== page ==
this war, forgetting that it was—like all wars—a horrible, awful,

terrible thing."
Gawne's father, who fought and was seriously wounded in the Brittany

campaign, returned home to suffer recurring nightmares. He repressed

his memories so thoroughly that, to his son, everything seemed

reduced to "just a uniform hanging in the back of the closet." Other

children of vets have reported having a similar experience as they

were growing up—and now some of them are beginning to write about

it.
Along with the boomer interest in WWII has come a rush of published

memoirs, many with dizzyingly similar titles involving some mix of

the words "father" and "war"—and at least one called Our Mothers'

War. The authors, through their own personal stories, are addressing

a question that's pertinent for their entire generation: Just how

did war change our parents?

Several, such as Julia Collins' My Father's War and Louise

Steinman's The Souvenir: A Daughter Discovers Her Father's War, have

offered complex portraits of men who brought their nightmares home.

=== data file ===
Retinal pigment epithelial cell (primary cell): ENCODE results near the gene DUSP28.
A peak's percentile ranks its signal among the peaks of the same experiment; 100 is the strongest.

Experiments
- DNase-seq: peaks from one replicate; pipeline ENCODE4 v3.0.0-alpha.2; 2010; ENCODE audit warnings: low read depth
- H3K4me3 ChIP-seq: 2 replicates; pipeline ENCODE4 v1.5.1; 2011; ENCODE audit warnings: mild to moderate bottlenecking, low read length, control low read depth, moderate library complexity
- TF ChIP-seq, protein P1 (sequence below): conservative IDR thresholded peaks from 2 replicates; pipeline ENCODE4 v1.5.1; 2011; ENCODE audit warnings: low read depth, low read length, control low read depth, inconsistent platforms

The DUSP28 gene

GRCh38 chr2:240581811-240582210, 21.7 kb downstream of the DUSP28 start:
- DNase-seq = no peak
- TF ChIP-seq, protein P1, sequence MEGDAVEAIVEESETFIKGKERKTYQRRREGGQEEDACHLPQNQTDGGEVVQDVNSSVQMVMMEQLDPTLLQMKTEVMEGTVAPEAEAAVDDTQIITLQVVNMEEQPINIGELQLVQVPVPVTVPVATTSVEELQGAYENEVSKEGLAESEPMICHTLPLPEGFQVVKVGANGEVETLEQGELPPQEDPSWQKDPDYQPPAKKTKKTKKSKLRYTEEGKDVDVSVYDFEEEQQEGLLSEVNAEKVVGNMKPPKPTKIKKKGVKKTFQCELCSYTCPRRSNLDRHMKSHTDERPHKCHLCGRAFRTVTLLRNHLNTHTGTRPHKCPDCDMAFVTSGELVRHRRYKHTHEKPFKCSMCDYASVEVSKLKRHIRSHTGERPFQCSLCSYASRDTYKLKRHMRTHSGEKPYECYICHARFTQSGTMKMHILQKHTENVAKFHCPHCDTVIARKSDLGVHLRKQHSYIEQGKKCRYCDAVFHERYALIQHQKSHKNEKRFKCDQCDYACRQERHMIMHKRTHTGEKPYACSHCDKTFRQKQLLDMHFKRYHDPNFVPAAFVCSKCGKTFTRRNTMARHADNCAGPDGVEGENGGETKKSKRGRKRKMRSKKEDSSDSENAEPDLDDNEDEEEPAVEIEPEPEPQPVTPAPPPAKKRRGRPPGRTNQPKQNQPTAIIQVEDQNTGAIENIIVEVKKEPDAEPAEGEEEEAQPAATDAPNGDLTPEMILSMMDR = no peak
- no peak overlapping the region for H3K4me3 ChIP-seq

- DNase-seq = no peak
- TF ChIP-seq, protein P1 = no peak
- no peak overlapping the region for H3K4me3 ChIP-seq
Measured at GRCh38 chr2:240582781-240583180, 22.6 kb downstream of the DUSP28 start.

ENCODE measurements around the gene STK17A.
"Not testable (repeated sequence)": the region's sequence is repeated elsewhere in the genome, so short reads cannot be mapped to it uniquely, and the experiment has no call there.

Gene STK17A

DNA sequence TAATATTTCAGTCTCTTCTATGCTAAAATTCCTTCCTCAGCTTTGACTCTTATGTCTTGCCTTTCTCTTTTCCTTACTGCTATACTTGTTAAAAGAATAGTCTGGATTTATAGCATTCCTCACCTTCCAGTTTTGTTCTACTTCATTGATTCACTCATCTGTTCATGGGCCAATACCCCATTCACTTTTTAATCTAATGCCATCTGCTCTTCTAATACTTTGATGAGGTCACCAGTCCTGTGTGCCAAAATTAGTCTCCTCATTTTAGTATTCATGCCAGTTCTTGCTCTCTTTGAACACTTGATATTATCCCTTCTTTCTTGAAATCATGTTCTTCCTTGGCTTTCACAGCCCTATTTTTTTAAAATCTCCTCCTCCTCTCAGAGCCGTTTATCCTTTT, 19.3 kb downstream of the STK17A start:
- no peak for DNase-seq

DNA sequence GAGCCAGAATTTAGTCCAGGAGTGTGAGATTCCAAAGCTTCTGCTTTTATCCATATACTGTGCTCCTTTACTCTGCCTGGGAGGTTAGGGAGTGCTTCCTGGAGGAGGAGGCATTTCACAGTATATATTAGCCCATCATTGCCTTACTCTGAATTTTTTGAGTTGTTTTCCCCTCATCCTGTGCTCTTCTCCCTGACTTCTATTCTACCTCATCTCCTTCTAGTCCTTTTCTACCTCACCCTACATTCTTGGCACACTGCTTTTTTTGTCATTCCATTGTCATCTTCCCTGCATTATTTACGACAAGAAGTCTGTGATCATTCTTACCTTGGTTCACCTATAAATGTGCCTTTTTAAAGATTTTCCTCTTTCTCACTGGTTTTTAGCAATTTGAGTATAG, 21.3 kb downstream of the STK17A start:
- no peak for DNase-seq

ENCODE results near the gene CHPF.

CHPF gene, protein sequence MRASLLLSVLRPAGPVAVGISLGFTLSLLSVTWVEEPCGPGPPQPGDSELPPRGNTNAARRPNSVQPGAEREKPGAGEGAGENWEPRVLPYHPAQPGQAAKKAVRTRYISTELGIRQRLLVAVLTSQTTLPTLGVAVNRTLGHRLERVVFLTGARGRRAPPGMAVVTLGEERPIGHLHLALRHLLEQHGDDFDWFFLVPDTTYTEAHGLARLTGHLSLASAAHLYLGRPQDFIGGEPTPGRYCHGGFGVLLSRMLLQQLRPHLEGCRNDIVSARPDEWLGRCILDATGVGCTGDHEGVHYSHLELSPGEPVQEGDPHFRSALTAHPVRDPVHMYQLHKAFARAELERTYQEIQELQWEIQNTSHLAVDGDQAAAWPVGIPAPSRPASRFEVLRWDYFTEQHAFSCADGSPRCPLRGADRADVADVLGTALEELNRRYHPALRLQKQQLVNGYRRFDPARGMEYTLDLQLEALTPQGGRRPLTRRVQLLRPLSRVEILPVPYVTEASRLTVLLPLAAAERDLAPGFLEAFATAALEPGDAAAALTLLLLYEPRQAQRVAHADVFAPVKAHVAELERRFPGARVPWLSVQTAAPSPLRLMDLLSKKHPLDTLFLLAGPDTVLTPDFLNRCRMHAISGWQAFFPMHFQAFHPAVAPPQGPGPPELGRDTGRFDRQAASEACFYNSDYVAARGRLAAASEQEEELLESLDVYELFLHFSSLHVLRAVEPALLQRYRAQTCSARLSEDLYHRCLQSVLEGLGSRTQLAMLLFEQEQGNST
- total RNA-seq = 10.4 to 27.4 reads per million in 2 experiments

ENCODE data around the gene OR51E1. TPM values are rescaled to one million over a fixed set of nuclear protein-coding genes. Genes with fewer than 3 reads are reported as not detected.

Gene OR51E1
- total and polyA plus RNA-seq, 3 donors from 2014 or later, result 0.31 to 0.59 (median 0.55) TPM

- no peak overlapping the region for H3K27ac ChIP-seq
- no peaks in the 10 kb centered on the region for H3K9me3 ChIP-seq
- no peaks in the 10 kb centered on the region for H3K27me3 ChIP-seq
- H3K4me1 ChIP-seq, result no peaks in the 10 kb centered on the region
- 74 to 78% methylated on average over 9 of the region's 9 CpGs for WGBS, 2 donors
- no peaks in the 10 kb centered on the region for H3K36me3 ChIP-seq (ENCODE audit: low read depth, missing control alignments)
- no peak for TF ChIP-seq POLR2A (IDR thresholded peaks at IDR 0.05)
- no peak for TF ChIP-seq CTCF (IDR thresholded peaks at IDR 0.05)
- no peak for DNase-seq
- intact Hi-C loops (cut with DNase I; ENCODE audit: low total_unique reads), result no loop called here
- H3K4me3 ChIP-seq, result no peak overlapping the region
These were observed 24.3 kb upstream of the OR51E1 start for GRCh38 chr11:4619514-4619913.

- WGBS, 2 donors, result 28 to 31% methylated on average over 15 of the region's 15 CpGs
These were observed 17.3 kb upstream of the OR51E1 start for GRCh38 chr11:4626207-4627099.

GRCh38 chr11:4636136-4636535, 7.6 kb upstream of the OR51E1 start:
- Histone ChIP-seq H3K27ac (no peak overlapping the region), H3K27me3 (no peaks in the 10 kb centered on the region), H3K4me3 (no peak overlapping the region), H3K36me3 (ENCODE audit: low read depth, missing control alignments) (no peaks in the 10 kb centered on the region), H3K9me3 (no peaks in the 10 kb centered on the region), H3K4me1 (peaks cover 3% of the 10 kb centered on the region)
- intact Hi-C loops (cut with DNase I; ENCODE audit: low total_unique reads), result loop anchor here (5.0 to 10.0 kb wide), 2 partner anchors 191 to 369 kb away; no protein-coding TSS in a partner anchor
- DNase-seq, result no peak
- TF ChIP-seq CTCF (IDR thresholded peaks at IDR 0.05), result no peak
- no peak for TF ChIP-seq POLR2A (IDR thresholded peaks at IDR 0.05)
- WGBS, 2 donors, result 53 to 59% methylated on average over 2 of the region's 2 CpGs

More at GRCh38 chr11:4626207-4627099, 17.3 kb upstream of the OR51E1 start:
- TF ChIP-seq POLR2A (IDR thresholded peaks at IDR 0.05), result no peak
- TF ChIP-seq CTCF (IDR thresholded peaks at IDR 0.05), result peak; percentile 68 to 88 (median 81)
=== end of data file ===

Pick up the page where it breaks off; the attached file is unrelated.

Collins' father, unable to shake off wartime memories, failed at his

career, marriage and—he believed—at life itself. Steinman's father,

while more outwardly successful, became a distant, emotionally aloof

figure to his children, a man marked by small mysteries.

"The whistling teakettle was banned from our kitchen," Steinman

recalls. "The hissing sound unnerved him. `Something to do with the

war.' "
In Our Fathers' War: Growing Up in the Shadow of the Greatest

Generation, due out this month, former Newsweek editor Tom Mathews

asks, "Could it be possible that every father who has seen combat

comes home a mystery to his son?"
Prompted by his own estrangement from his 81-year-old father,

Mathews looked for answers by gathering stories from other veterans